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Hong Kong Kai Tak airport July 3, 2016

Posted by WorldbyStorm in Uncategorized.

I cannot really explain why I like this. The aircraft sure, the interesting approach to Kai Tak airport runway 13 which involved a turn very close to the runway, absolutely. That latter involved, as noted on wiki:


The landing approach using runway 13 at Kai Tak was spectacular and world-famous. To land on runway 13, an aircraft first took a descent heading northeast. The aircraft would pass over the crowded harbour, and then the very densely populated areas of Western Kowloon. This leg of the approach was guided by an IGS (Instrument Guidance System, a modified ILS) after 1974.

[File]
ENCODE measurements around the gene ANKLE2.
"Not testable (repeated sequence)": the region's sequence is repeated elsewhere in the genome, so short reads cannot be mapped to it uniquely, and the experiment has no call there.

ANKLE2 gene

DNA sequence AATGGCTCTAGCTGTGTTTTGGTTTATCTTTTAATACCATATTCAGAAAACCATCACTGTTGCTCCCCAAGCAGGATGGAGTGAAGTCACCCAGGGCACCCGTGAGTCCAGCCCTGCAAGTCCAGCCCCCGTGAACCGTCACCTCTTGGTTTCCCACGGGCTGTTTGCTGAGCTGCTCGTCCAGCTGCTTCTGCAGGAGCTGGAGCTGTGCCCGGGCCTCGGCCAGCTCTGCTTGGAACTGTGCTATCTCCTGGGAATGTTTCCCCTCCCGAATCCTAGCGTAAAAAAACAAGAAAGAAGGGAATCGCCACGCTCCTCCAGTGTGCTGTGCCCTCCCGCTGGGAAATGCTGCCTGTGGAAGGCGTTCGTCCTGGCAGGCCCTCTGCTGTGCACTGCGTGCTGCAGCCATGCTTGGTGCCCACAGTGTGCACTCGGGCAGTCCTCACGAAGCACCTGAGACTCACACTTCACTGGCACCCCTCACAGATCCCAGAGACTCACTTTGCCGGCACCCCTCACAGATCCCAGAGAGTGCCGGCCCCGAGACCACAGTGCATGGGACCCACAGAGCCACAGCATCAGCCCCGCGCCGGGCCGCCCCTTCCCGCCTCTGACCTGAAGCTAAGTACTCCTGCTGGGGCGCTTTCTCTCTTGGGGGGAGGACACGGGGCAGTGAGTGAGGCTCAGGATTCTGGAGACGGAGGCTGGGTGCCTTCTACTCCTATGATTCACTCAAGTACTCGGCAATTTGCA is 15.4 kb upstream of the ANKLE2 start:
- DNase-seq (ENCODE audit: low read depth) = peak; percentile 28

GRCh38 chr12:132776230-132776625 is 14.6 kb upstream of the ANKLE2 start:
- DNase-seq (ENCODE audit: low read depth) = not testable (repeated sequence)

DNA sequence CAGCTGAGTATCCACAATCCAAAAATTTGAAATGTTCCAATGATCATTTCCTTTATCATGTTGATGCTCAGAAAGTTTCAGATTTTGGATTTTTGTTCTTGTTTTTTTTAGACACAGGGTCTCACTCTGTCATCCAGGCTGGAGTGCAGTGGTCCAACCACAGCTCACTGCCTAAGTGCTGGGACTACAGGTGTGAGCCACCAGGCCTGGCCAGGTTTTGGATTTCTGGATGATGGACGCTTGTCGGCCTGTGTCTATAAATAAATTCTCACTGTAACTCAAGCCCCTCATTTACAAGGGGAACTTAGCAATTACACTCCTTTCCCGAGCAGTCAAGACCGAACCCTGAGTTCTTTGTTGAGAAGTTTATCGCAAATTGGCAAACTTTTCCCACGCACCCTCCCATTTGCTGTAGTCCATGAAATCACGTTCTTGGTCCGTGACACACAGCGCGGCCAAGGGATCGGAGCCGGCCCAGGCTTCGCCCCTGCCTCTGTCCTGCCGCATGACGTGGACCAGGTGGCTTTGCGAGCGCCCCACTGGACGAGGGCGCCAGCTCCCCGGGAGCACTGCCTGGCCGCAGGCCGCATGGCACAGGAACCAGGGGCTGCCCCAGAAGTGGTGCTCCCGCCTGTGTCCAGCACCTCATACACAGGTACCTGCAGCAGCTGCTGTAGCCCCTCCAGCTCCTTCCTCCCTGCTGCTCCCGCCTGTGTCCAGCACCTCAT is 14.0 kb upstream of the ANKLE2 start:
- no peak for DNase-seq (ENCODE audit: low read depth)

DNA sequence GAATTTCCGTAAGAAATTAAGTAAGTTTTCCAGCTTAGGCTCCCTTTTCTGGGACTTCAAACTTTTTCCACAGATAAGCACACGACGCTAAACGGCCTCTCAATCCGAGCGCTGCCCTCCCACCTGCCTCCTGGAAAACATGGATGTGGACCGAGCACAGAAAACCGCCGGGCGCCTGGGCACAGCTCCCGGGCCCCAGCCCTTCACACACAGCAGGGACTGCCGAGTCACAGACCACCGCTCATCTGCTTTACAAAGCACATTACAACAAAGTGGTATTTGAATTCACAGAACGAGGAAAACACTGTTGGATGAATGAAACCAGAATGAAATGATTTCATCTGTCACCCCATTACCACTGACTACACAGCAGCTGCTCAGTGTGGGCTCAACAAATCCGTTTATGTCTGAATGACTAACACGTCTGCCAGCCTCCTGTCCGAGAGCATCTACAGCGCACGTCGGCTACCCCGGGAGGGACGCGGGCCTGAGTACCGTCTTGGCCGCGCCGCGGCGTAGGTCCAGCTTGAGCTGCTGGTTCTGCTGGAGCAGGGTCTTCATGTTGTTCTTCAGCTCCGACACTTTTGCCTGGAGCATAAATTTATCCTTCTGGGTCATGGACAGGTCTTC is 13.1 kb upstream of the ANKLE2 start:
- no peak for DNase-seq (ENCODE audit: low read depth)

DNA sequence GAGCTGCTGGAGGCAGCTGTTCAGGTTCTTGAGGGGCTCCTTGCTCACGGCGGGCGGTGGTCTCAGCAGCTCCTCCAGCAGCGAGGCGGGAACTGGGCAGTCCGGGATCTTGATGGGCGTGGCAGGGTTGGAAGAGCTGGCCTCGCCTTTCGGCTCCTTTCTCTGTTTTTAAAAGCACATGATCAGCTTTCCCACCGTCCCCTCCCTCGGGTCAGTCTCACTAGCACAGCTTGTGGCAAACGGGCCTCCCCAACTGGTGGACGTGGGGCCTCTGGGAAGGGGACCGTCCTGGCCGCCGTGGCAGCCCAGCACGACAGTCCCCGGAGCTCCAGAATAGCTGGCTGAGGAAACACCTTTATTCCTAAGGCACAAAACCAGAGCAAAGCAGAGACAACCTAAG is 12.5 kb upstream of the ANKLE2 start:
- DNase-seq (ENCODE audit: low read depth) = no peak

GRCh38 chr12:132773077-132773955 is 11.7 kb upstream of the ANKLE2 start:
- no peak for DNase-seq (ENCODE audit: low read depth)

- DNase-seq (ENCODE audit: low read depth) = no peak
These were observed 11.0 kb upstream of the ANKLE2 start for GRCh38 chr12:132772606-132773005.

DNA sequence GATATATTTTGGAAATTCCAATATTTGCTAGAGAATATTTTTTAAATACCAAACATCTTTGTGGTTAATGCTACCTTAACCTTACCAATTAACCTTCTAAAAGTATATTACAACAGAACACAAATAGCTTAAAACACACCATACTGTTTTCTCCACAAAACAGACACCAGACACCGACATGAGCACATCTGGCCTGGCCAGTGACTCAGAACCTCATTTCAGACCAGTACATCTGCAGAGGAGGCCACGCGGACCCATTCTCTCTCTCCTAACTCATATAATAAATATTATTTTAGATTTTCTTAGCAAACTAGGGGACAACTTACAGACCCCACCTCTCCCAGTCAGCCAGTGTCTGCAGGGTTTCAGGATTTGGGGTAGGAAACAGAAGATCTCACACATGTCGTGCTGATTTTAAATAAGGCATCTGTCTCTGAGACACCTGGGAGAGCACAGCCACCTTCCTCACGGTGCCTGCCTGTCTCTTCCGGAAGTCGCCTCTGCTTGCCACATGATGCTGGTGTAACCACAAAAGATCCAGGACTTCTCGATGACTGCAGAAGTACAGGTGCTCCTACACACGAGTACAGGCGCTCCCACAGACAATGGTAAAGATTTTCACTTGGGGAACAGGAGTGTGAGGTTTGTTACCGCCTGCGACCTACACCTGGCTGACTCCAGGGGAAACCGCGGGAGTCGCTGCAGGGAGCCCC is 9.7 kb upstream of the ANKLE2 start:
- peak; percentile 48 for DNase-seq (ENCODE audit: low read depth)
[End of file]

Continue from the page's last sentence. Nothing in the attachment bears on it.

Upon reaching a small hill marked with a huge “aviation orange” and white checkerboard (22°20′06″N 114°11′04″E), used as a visual reference point on the final approach (in addition to the middle marker on the Instrument Guidance System), the pilot needed to make a 47° visual right turn to line up with the runway and complete the final leg. The aircraft would be just 2 nautical miles (3.7 km) from touchdown, at a height of less than 1,000 feet (300 m) when the turn was made. Typically the plane would enter the final right turn at a height of about 650 feet (200 m) and exit it at a height of 140 feet (43 m) to line up with the runway. This manoeuvre has become widely known in the piloting community as the “Hong Kong Turn” or “Checkerboard Turn”. Amongst passengers it became known as the “Kai Tak Heart Attack“.[20]



All that. But also I think it’s the slightly deadpan delivery of the narrator in German.